A retrograde decision and a dangerous precedent !

14/03/2001
Press release
en fr

On March 13th, 2001 the French Cour de Cassation( Supreme court of Appeal), granted impunity under French jurisdiction to criminal Heads of State in office. Indeed the court explained that Mr. Khadhafi benefited from the principle of immunity thus barring any criminal prosecution against him in the DC-10 Case. It has considered that "given the state of International Law, the crime denounced, however serious, is not covered by the exceptions to the principle of immunity for foreign Heads of State in office."

In the same case on October 20th 2000, the Criminal Chamber (Chambre d’accusation) Paris Court of Appeal had however decided "that no immunity shall be granted to acts of complicity" in the terrorist attacks committed against the UTA DC-10 and that there was no obstacle to proceeding with an investigation against Col. Khadhafi
Yesterday, however, the Criminal Chamber of the Cour de Cassation de facto considered on the contrary that a Head of State in office could commit serious criminal acts without risking prosecution by French courts !
This decision is particularly retrograde and a cause of deep concern because its states that "international customary law is opposed to the idea that Heads of state in office may, in the absence of any international provisions to the contrary, be prosecuted before criminal courts of a foreign state."
The Cour de Cassation has thus decided against all international standards of customary law and conventional law which for many years now has adopted the principle of individual criminal responsibility, whoever the perpetrator of the crime may be or the rank or functions he occupies.

The following texts can be mentioned:

· The Treaty of Versailles, June 28, 1919
· The Charter of the International Military Tribunal of Nuremberg which states " The official position of the defendants, whether as Heads of State or responsible officials in Government Departments, shall not be considered as freeing them from responsibility or mitigating punishment" October 1, 1946.
· Article IV of the Convention for the Prevention and Repression of the Crime of Genocide, December 9th, 1948.
· The Geneva Conventions,1949.
· Article 3 of the draft Code on Crimes to Peace and the Security of Mankind,1954
· Article III of The International Convention on the Elimination and the Repression of the Crime of Apartheid, November 30th 1973, in force July 18th, 1976.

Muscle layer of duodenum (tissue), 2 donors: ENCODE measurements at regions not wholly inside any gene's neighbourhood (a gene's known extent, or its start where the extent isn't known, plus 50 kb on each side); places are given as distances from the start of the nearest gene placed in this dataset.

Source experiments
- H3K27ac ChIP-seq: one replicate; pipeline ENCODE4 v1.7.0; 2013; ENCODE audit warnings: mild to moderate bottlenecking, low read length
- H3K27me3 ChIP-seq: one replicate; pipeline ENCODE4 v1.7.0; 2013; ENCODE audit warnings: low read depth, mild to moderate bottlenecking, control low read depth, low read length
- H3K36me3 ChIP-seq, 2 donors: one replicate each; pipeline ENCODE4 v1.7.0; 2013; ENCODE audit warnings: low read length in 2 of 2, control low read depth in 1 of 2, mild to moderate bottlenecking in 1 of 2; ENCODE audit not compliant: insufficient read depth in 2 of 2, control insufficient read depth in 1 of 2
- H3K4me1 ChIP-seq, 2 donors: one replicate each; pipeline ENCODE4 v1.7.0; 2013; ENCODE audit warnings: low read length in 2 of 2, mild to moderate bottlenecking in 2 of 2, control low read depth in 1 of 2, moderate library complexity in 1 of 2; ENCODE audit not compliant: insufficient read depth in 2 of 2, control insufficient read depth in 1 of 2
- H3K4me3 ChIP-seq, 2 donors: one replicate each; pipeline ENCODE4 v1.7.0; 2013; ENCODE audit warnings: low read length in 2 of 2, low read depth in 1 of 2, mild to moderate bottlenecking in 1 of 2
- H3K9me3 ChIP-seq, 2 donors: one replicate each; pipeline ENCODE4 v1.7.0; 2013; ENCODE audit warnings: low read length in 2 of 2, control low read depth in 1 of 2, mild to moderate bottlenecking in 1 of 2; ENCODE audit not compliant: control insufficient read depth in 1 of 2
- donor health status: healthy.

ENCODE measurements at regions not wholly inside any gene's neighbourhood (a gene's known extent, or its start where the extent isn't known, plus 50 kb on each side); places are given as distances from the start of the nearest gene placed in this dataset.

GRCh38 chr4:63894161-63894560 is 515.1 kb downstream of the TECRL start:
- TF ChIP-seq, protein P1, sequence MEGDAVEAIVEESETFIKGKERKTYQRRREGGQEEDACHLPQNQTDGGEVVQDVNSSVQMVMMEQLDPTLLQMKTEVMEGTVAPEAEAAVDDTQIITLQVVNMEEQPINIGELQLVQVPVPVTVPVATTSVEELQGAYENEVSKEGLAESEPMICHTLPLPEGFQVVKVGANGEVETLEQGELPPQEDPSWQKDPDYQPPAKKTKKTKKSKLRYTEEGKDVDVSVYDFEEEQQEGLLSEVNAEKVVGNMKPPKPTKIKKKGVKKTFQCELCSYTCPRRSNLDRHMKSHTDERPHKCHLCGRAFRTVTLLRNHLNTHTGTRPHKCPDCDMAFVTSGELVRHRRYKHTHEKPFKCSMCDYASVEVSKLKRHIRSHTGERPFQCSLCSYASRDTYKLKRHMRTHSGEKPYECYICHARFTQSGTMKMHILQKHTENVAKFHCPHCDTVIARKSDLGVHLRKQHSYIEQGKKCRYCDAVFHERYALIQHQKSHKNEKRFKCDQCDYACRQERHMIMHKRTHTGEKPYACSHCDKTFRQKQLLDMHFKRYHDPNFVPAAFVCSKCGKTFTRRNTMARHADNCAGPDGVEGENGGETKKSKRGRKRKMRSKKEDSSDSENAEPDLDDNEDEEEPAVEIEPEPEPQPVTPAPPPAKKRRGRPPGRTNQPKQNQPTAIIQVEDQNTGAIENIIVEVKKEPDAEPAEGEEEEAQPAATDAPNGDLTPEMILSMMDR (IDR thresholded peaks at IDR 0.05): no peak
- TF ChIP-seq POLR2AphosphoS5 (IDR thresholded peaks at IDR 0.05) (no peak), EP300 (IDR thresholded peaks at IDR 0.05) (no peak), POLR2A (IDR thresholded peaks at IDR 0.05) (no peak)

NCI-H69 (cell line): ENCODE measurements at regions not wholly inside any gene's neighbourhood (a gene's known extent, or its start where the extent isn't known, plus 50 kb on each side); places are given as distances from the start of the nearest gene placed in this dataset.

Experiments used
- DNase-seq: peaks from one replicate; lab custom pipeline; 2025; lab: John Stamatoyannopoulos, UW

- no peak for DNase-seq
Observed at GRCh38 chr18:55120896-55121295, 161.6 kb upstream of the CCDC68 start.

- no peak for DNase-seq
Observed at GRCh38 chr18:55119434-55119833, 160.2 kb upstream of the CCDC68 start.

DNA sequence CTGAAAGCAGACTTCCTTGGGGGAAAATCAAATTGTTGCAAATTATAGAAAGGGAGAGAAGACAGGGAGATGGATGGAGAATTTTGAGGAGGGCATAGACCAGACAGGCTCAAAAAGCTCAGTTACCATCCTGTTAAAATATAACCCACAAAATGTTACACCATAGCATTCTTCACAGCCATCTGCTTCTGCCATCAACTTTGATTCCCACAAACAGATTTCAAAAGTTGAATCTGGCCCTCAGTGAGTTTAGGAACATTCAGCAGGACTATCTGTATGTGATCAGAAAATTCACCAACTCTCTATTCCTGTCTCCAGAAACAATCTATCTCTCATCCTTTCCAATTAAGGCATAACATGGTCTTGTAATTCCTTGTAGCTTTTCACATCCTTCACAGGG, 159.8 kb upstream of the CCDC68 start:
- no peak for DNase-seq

· The Convention against Torture and Other Cruel, Inhuman or Degrading Treatment or Punishment, 1984, in force 1987.
· Article 7 of the Draft Code Of Crimes Against The Peace And Security Of Mankind adopted in 1996 by the Commission on International Law of the United Nations.
· The Declaration on the Protection of all Persons from Enforced Disappearance, December 18, 1992.
· The Statutes of the two ad hoc International Criminal Tribunals for Former-Yugoslavia (article 7-2) and Rwanda (article 6-2).
· Article 27 of the Statutes of the International Criminal court adopted by 120 states on July 17th, 1998 in Rome which emphasizes that " [...] official capacity as a Head of State or Government, a member of a Government or parliament, an elected representative or a government official shall in no case exempt a person from criminal responsibility under this Statute, nor shall it, in and of itself, constitute a ground for reduction of sentence".

The International Community has in fact done no more than to apply the exception to immunity in May 24th, 1999, in the case of Mr. Slobodan Milosevic, then the President of the Federal Republic of Yugoslavia who was indicted by the International Criminal Tribunal for ex-Yugoslavia. He is now wanted under an international search warrant.

It is recognized that under customary law a Head of State can be granted immunity for acts which are included in the normal exercise of his functions. However, violations of human rights or acts of terrorism cannot be considered as being a part of the "normal" functions of a Head of State.
In 1946 the prosecutor of the Nuremberg Tribunal, Mr. Robert H. Jackson, stated, "we cannot accept the paradox whereby responsibility should be lesser when power is the greatest."

Fifty-five years hence, the decision in principle of the French Cour de Cassation shows deplorable conservatism and flies in the face of International Criminal Law, in particular in light of its recent evolution.

The FIDH considers that this dangerous decision puts France amongst the retrograde Nations in the fight against impunity.

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